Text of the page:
Nortel head: IP convergence way for Nortel to lead

Brampton, Ontario-based Nortel Networks Corp. named Malcolm Collins as its president of the enterprise networks division in December, two months after launching a renewed effort to win enterprise customers for networking products. That new direction came after layoffs and revenue declines for Nortel amid a declining market for companies that sell network gear to telecommunications and data service providers. Collins recently headed all major European accounts. He is now based in Raleigh, N.C., and reports directly to Nortel’s CEO. He spoke this week with Computerworld‘s (US) Matt Hamblen.

What happened with the new emphasis on the enterprise customer? In October, we brought the enterprise businesses back inside Nortel. We had been more aligned in terms of voice and data and metro enterprise networks, as opposed to being focused on the enterprise sector. There had been an outside perception that we weren’t as focused on the enterprise. Everybody now sees that renewed enterprise focus. Eighteen months ago, it was a tough time, as companies focused on wireless, enterprise and service providers. The marketplace has rewarded us somewhat since we went from the lows of the mid-40 cents per share in December to US$2.20 per share now, so we’re up 400 per cent in share price. It’s not a question of survivability anymore but when do we get back to profitability.

When is Nortel going to be profitable again? The second quarter this year, within three or four months.

What have you done to show customers you are focusing on them? We have the most complete voice-over-IP portfolio and can enable legacy systems for voice over IP, but can go completely greenfield as well. The Branch Communications Manager is really an office in a box. We see the real benefit in engaged applications across an enterprise – and “engaged” means we try to anticipate more what the customer is looking for and requires, instead of just reacting.

We’ve also had a number of product announcements in the last six months, including Power Over Ethernet devices. What we’ve done in R&D for enterprise is invest in the right places for enterprise, and you’ll see a lot of new announcements every quarter this year in data and voice. I have my own R&D budget, and we still invest very heavily in R&D.

In terms of marketing, we have re-engaged with major customers and media and analysts in recent months. We have some of the biggest user groups in the world. There was a period when we were a little quiet, then we were reactive and defensive last year and are on the offensive now. We’ve had positive reactions – for one, because people wanted Nortel to get through that period, and two, people want choice and haven’t had the choice. In terms of a Tier 1 vendor, there’s only really been the one name (Cisco Systems Inc.) on people’s minds, and I think everybody, including the CIO and LAN manager, wants to feel comfortable that there’s an alternative vendor. Up until now, I think the industry has allowed that one particular company to get away with it. As a result, some people are making very, very high margins on products that shouldn’t be making that kind of margin. There’s a major opportunity for us to come back in and be an alternative to the enterprise on a global basis.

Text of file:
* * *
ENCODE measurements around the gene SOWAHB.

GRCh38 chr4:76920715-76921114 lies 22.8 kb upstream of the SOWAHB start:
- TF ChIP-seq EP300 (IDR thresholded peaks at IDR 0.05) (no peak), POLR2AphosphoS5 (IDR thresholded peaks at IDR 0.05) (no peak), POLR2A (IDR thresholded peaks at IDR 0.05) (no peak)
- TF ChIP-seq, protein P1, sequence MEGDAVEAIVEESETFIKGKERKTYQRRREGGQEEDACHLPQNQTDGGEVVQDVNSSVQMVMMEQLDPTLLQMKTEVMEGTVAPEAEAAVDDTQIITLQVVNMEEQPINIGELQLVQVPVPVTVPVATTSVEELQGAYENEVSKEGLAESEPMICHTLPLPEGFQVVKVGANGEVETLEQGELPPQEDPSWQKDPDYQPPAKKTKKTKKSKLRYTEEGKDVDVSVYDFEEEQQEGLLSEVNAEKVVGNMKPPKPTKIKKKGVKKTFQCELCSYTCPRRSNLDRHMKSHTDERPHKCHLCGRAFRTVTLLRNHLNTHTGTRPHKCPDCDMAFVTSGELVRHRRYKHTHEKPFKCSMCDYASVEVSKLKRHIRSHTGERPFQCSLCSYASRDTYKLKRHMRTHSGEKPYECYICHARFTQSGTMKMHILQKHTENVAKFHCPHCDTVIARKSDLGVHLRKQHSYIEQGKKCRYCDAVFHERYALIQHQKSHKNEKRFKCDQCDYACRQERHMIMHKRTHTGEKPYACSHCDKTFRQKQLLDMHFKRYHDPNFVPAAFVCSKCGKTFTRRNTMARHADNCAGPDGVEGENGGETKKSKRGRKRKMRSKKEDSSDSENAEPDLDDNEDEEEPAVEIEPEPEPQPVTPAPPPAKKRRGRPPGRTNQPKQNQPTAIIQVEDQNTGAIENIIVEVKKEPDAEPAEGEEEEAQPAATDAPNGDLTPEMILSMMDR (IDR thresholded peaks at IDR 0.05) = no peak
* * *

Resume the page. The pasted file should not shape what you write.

Will you always beat Cisco on price? I don’t think we have to. Generally, we’re very competitive against them.

How is the enterprise initiative doing? We are 25 per cent of Nortel’s revenues, and the other divisions are wireless, which is first, and wireline-service provider and optical.

What would you say are Nortel’s weaknesses now? The biggest issue for us is helping our channel, our resellers. We directly touch customers but fulfil orders through the reseller. We now have reinstituted a branch model, where the customers see more of Nortel, and that’s in support of our channel. Pricing is still a matter between customers and the reseller.

How is the war in Iraq going to affect Nortel? The last month or so, enterprises in general have been anticipating something and hanging back a bit. When war happens, it will get people back to work again. But customers haven’t said, ‘We won’t buy just yet because of the war.’ The hesitance is that the anticipation for the war has been holding back the economy.

When there is a reconstruction effort, will Nortel want a piece of that? I don’t think we’ve gone that far in our planning. But as part of our enterprise effort, the U.S. federal division reports to me as well, and we are bolstering our efforts in the federal marketplace, with more salespeople and support and relationships with systems integrators. It’s part of our Canadian heritage, but we’re much more concerned with the outcome of the war than whether there’s a profit for us at this stage.

What technologies will Nortel lead the field with in the future? Convergence on IP networks is where we believe we will be the leader, converging voice and data. The new world will be a converged world. We are No. 1 in voice systems sold worldwide, and as we move into the converged world, we see that installed base as a massive advantage to us. Being No. 1 in convergence will drive us to being the only alternative in enterprise data. You need quality of service and Power Over Ethernet and many other things to run a truly converged network.